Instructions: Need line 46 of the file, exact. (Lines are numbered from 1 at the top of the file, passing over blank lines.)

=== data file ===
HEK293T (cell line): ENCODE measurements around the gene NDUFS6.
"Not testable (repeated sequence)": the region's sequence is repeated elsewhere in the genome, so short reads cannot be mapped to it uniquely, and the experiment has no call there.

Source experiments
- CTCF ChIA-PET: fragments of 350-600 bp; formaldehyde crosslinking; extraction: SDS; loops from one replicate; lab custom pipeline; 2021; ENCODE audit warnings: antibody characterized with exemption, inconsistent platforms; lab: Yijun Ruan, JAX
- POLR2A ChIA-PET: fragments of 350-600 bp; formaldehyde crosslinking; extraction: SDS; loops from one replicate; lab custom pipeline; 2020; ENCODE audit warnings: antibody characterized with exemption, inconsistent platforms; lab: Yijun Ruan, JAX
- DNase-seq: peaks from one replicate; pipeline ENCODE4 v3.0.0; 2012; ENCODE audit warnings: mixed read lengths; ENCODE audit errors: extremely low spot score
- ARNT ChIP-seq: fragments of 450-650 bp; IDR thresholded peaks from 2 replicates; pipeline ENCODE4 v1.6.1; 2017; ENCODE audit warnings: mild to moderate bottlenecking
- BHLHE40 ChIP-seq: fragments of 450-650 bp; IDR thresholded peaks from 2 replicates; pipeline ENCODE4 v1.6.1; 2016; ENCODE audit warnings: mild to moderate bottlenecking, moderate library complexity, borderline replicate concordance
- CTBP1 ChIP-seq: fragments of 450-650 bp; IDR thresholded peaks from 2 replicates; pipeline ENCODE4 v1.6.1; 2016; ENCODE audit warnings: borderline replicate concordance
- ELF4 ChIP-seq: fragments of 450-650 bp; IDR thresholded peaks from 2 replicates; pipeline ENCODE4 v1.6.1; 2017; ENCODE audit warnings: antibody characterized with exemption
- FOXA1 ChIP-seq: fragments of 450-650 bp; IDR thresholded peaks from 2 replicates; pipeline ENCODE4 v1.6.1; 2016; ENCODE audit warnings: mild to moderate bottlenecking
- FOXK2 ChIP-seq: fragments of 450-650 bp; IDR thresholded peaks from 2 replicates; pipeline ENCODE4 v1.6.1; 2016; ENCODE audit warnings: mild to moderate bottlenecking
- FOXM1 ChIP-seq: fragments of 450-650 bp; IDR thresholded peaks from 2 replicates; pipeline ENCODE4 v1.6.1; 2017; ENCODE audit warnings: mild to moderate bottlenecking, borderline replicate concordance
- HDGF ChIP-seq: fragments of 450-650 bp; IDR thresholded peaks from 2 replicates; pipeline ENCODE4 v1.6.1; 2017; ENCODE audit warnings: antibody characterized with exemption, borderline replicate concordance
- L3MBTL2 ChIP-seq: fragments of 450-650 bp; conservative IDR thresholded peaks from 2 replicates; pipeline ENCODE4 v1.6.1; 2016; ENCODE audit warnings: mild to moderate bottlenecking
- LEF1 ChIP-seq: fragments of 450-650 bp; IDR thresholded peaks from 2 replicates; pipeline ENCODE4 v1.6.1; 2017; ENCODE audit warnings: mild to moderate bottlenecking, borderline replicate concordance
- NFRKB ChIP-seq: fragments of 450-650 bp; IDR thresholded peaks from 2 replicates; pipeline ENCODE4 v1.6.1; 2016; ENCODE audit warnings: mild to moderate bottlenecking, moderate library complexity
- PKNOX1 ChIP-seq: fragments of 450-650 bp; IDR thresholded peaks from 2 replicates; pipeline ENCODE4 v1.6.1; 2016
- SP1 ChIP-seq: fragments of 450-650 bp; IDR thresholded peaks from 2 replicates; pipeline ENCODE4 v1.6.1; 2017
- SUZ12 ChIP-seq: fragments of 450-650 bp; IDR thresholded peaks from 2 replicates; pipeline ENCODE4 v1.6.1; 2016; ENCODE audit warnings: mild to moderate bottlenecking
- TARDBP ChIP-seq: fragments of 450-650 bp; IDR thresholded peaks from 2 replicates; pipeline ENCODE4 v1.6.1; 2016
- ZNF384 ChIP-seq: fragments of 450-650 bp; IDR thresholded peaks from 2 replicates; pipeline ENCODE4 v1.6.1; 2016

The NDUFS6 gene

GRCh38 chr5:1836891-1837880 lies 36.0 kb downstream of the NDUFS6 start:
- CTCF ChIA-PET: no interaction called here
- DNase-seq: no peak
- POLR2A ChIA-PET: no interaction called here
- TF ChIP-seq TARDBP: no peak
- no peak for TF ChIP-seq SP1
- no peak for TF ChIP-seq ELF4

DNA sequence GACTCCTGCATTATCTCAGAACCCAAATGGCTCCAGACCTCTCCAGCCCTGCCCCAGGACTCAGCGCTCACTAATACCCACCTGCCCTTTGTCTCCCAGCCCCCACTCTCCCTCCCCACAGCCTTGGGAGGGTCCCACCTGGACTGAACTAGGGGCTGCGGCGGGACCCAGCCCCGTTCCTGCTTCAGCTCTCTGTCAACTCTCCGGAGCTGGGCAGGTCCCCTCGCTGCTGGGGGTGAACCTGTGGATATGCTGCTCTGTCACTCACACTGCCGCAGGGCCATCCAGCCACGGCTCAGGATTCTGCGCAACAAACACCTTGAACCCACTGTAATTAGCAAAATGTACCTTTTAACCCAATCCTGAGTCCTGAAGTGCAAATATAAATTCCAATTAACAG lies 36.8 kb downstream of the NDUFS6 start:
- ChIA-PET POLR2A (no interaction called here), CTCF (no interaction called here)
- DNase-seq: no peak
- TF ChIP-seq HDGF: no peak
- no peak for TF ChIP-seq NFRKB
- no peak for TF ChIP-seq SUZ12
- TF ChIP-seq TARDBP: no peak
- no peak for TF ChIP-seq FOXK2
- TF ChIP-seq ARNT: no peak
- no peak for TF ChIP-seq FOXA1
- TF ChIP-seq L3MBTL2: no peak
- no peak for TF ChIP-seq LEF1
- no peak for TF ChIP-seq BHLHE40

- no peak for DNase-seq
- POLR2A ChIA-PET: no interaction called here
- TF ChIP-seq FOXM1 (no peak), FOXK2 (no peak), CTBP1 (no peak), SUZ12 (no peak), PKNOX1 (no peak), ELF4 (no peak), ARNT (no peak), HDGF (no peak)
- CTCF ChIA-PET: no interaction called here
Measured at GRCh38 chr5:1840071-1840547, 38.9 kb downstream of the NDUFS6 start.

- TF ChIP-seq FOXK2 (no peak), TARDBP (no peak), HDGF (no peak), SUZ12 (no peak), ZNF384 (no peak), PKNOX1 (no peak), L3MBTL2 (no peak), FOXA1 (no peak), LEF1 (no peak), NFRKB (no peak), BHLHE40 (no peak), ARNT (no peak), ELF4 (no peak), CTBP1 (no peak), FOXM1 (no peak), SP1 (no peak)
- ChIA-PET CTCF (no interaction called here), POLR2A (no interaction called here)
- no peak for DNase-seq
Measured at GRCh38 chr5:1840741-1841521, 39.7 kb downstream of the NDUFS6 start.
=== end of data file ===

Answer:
- TF ChIP-seq FOXM1 (no peak), FOXK2 (no peak), CTBP1 (no peak), SUZ12 (no peak), PKNOX1 (no peak), ELF4 (no peak), ARNT (no peak), HDGF (no peak)